If you experience a shift in mood around this time of year, you may be interested in learning about the natural remedies for seasonal affective disorder.
In this article, we’re taking a closer look at several natural remedies for seasonal affective disorder.
What is Seasonal Affective Disorder?
Many of us have a favorite season, where the air seems more alive and the sky seems more vivid. Many of us also have seasons which we would prefer to pass as quickly as possible. These preferences for particular times of year are a normal expression of personality.
For some, however, certain times of the year can produce overwhelming feelings of depression. You may find that you begin to isolate yourself in the winter months, or that your patience level drops during the summer months. You may notice that your work or home life becomes unbearably difficult for a few months out of each year, or that you begin to lack the motivation to complete your daily responsibilities during particular periods of time. If you can chart your psychological and emotional difficulties as being related to the calendar, you may be suffering from Seasonal Affective Disorder.
Affect is the term that psychologists use to describe expressions of emotion. As the title implies, Seasonal Affective Disorder, or SAD, implies that your emotions are negatively impacted by the arrival of a particular season. This pattern of emotional dysregulation can result in an overall deterioration of mood. While most who suffer from SAD will find that they experience depression during the winter, there are also a notable amount of cases of experiencing anxiety during the summer.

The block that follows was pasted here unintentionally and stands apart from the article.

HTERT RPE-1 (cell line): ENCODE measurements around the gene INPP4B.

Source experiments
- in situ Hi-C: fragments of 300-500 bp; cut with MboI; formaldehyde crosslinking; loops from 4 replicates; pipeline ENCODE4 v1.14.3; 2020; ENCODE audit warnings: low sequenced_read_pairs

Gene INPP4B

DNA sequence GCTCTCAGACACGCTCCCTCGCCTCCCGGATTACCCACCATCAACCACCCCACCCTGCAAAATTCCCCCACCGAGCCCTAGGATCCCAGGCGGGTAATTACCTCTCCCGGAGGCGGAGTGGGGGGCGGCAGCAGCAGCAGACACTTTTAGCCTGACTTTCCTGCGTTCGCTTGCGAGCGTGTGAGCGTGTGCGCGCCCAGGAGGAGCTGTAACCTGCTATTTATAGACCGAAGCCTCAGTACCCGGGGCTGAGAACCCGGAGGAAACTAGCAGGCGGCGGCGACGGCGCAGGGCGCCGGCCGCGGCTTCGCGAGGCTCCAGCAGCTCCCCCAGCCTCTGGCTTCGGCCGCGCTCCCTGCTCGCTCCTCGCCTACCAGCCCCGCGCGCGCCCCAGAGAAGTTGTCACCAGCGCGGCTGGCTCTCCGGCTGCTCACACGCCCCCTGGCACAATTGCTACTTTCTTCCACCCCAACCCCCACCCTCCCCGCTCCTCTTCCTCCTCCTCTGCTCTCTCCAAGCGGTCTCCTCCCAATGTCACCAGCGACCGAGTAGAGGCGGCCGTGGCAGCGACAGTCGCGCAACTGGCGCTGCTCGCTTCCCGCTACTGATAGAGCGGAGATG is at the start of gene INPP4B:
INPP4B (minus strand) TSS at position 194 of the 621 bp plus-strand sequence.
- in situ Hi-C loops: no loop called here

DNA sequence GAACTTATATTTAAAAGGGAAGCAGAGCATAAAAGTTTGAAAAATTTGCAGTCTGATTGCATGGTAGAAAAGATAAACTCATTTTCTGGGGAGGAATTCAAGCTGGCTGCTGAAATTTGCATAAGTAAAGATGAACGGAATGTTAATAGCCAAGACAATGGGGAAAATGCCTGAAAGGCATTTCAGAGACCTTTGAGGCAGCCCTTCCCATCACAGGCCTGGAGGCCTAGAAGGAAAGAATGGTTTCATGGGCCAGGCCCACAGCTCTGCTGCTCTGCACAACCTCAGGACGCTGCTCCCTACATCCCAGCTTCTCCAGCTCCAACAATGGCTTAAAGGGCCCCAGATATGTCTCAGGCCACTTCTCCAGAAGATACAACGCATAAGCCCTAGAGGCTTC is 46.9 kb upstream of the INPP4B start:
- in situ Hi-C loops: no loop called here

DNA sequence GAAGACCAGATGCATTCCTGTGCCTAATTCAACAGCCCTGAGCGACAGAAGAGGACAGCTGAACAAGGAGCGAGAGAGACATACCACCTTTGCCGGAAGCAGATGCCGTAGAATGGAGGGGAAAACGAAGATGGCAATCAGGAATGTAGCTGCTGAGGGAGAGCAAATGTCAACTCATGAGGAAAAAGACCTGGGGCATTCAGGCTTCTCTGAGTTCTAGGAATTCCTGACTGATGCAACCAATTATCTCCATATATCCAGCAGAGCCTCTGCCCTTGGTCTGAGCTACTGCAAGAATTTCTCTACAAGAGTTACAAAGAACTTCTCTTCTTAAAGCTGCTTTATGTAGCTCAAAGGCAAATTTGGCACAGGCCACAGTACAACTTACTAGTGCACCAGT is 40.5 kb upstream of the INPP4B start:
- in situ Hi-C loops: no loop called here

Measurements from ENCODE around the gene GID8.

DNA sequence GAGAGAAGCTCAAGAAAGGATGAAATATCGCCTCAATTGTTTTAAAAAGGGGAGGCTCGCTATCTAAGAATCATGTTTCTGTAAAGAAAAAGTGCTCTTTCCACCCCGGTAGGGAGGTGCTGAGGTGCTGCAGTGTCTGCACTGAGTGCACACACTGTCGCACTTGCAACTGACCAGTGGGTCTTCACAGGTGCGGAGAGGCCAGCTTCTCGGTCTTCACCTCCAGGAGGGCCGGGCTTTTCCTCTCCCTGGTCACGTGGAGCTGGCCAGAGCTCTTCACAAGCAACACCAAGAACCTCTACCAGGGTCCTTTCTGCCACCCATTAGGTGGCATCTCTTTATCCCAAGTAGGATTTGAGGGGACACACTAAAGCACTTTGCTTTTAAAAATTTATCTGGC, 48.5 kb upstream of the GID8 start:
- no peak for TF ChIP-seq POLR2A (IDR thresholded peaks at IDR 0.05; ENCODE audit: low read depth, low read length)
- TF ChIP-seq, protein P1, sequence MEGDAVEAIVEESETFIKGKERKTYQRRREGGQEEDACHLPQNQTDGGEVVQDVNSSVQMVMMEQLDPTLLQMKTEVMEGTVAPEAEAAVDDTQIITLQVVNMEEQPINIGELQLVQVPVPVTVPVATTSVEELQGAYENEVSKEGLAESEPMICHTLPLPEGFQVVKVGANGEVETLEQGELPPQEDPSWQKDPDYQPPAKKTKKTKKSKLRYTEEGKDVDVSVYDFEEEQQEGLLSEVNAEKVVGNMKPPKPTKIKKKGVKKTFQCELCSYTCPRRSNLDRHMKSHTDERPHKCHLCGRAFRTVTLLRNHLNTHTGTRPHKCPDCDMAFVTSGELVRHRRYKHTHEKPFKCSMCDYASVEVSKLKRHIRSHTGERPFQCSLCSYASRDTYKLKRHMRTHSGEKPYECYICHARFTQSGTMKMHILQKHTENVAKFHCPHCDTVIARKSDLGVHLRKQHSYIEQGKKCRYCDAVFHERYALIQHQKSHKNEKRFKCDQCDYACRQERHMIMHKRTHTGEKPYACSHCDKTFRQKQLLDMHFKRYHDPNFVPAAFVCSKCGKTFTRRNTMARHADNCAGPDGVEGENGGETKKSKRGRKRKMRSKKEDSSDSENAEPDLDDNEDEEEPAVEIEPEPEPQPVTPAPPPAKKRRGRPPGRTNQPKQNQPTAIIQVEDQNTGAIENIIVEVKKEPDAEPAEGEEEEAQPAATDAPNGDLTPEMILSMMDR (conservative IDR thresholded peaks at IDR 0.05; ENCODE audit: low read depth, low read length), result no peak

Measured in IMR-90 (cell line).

In order to qualify for a diagnosis of Seasonal Affective Disorder, the symptoms must have been present for two, consecutive, years, and have occurred as specifically related to the season in question. While categorized under the heading of depression, the symptoms of such can also exhibit anger, frustration, and agitation. Other symptoms include changes in eating or sleeping behavior, social isolation, lack of motivation, and thoughts of suicide.
Observations of a negative mood being associated with the winter months have been recorded as far back as 400 B.C. Ancient Greeks were able to note that there was a notable onset of depression which would occur just as the winter began, and were astute enough to attribute it to the lack of sunlight available. The Greeks identified a person experiencing seasonal depressive symptoms as being under the influence of bad humor, which scientists are now relating to the characteristics of a lack of bilirubin in the blood. Exposure to sunlight regulates the bilirubin which is produced by the body, and either too much or a lack of it can throw the body off balance.
This direct relation of Seasonal Affective Disorder to the availability of sunlight is supported by geographical studies. It has been observed that those living closer to the equator – where the distribution of sunlight is more uniform over the entire course of a year – are less likely to suffer from seasonal depression than those who live the poles of the planet. The human instinct to retire or recreate in more temperate locations, such as in the state of Florida, may be related to this innate knowledge of the benefits of living in a sunny area.